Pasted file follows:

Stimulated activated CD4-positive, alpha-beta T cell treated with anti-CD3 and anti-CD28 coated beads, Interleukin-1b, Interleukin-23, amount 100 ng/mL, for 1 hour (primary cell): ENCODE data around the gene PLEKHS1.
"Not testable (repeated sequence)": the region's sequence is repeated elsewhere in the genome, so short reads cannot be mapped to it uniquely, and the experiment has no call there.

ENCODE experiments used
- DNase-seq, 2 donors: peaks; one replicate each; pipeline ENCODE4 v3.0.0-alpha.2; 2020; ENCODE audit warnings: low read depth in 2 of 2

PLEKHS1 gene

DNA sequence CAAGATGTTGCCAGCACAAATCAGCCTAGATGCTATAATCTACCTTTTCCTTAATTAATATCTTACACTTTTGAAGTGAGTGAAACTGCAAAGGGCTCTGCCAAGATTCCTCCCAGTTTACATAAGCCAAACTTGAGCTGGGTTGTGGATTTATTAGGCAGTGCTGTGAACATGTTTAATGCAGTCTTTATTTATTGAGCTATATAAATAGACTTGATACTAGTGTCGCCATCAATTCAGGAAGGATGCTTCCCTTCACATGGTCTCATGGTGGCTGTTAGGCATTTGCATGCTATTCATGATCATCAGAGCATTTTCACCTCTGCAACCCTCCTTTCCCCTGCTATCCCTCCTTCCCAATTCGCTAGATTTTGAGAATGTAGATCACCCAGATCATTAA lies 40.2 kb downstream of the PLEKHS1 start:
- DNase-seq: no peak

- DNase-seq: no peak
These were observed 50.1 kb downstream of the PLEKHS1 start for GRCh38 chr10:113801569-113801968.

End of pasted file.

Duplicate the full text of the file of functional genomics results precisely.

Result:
Stimulated activated CD4-positive, alpha-beta T cell treated with anti-CD3 and anti-CD28 coated beads, Interleukin-1b, Interleukin-23, amount 100 ng/mL, for 1 hour (primary cell): ENCODE data around the gene PLEKHS1.
"Not testable (repeated sequence)": the region's sequence is repeated elsewhere in the genome, so short reads cannot be mapped to it uniquely, and the experiment has no call there.

ENCODE experiments used
- DNase-seq, 2 donors: peaks; one replicate each; pipeline ENCODE4 v3.0.0-alpha.2; 2020; ENCODE audit warnings: low read depth in 2 of 2

PLEKHS1 gene

DNA sequence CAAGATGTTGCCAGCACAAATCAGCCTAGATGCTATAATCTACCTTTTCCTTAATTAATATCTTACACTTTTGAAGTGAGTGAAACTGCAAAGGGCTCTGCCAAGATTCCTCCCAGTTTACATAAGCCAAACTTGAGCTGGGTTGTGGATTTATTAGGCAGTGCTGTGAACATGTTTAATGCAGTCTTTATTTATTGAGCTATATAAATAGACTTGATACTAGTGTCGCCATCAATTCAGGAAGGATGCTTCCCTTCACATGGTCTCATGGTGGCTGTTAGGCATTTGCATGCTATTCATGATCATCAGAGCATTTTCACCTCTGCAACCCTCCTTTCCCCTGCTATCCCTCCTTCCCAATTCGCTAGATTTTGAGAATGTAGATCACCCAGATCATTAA lies 40.2 kb downstream of the PLEKHS1 start:
- DNase-seq: no peak

- DNase-seq: no peak
These were observed 50.1 kb downstream of the PLEKHS1 start for GRCh38 chr10:113801569-113801968.